• Keep the number of rules to the least
  • Set rules in positive terms
  • Ensure rules are age appropriate
  • State rules encompassing multiple circumstances
  • Teach the rules to students
  • Have consistency in applying the rules
  • Set an example for rule-obeying behaviour

These guidelines can help teachers manage the classroom well and minimise bullying problems.

The consequences of breaking the rules should also be clearly stated.

Rules should enforce responsibility, respect and safety. These important components should be incorporated in the rules and the rules should be applied in every situation to everyone every day. Keep in mind that rules should exist for the safety of students and staff.

Setting Rules

4. Watch Out for Warning Signs

Warning signs can be seen when bullying in schools occurs. When a student is being bullied, various signs can be seen in her attitude. She may have unexplainable injuries, changes in eating habits, frequent stomachaches or headaches, loss of interest in school and friends, declining grades, difficulty in sleeping, reduced self-esteem, lost or destroyed personal belongings and so on. The child may avoid social situations and also may talk of harming himself.

Similarly, the child that bullies others also shows certain signs. He may get engaged into a lot of fights, have friends that bully others, get more and more aggressive, worry about his reputation and popularity, refuse to take responsibility of his actions, blame others for his problems, and so on.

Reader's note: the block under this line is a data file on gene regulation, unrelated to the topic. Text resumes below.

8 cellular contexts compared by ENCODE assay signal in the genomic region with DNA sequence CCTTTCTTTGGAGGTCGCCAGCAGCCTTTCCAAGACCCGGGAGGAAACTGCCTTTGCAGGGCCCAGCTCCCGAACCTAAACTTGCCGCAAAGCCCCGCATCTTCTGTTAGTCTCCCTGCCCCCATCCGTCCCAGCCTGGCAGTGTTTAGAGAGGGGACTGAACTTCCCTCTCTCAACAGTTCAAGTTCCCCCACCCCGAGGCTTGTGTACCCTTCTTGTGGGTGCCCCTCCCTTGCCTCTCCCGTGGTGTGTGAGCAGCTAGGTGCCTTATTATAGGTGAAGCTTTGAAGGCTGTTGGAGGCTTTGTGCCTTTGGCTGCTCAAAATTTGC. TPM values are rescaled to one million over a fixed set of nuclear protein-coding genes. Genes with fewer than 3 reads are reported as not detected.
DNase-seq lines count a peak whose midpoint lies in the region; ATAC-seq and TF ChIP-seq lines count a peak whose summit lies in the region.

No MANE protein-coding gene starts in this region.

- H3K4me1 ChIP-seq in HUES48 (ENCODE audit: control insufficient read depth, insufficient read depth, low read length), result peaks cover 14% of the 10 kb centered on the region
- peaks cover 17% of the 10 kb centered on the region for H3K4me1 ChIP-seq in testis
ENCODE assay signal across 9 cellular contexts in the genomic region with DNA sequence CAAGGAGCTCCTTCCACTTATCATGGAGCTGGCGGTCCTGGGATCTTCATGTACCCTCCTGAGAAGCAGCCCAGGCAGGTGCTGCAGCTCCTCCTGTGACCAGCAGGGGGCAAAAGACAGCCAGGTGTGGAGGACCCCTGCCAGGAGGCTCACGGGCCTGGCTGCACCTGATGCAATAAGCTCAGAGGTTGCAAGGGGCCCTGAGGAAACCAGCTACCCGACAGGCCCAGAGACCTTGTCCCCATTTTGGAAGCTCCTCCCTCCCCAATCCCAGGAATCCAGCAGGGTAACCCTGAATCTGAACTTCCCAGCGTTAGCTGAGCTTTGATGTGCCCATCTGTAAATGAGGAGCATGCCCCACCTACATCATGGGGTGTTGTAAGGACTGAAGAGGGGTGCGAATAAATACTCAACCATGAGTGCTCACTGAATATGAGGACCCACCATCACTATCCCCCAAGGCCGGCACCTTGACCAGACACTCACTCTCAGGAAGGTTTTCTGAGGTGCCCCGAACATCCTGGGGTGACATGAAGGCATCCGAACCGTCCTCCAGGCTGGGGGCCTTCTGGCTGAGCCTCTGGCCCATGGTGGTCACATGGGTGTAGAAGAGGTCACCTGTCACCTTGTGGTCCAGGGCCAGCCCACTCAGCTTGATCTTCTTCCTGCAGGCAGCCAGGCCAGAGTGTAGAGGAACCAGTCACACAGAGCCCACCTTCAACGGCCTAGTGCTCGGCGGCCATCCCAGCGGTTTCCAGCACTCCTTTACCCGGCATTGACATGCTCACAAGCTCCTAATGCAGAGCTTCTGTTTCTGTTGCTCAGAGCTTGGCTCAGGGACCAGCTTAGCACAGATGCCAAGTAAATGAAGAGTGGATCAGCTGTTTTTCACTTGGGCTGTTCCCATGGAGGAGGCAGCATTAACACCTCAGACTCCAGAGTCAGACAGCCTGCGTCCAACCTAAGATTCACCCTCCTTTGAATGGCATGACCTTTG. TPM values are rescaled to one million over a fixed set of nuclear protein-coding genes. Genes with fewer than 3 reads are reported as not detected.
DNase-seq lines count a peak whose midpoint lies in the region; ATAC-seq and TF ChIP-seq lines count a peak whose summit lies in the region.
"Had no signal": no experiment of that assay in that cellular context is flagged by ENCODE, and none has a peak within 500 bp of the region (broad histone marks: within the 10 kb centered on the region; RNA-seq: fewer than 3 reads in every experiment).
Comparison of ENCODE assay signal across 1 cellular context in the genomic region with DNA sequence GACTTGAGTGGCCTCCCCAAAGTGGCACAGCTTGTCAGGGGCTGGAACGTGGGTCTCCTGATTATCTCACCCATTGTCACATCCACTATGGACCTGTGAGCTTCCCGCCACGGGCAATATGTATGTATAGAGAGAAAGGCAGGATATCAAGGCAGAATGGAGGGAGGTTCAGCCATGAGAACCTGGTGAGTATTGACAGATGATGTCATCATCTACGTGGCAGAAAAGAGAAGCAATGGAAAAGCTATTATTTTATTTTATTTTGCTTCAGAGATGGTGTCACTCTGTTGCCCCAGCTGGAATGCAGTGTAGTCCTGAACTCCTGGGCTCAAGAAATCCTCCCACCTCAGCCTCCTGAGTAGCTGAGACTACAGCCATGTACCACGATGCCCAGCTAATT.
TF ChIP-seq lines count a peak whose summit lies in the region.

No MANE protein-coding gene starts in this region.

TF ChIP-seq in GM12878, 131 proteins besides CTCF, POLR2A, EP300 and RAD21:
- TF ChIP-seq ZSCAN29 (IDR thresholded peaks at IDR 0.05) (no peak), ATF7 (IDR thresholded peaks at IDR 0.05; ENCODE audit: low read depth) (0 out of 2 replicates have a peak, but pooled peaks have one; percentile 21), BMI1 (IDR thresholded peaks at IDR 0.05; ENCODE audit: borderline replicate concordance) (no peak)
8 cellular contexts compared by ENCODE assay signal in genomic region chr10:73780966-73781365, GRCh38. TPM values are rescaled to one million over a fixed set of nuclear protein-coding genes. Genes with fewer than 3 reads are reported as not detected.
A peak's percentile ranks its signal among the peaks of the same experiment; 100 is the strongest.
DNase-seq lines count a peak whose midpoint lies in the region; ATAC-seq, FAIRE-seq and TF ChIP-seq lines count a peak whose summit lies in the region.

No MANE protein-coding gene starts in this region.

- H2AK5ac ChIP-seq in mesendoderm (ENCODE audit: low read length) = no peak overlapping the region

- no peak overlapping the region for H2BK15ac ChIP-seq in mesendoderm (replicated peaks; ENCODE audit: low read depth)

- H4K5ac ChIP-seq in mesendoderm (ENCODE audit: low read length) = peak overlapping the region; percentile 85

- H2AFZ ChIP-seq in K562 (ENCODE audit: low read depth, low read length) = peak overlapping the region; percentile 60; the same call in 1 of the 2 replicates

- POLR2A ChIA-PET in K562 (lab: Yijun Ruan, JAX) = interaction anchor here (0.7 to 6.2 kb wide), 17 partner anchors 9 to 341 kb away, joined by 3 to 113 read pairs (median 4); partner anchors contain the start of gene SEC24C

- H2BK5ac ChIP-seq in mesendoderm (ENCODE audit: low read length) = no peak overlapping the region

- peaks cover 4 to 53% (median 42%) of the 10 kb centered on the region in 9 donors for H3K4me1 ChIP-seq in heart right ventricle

To understand exactly what’s going on, contacting and working with the child’s parents can be of a lot of help.

5. Encourage Positive Behaviour

When a student is caught doing something bad, it’s pointed out. But if s/he is found doing something good, people don’t take the trouble to point it out because good behaviour is expected. Here lies a problem. If an otherwise troublesome child is found doing something good, the situation is positive and supportive. Pointing out the good behaviour appreciates and reinforces it. It increases the chances for the student to engage into good behaviour again.

Experts recommend to try supporting good behaviour four to five times for every one condemnation for bad behaviour. Feedback should be one-to-one and never reprimand publically. Students should be helped to correct their behaviours rather than punished. They should be helped understand that breaking the rules can lead to serious consequences. These suggestions can help lessening bullying behaviours by making students accepting more of positive and less of negative behaviours.

Encourage Positive Behaviour

6. Keep an Eye on Hot Spots

There are certain spots where bullying takes place the most. These spots are mostly places where adults are not present. Examples are bathrooms, hallways, busses and playgrounds. When there is an adult in such places, there are fewer chances of bullying behaviour and children feel safer. Therefore it’s essential for adults to be watchful and pay full attention when multiple children are present at a certain place.

Keep an Eye on Hot Spots

Bullying in schools should be eliminated and whatever efforts are needed for it should be taken. That will make every child feel safe, comfortable and happy, and use her/his competence to the fullest so as to make the future world the best place to live in.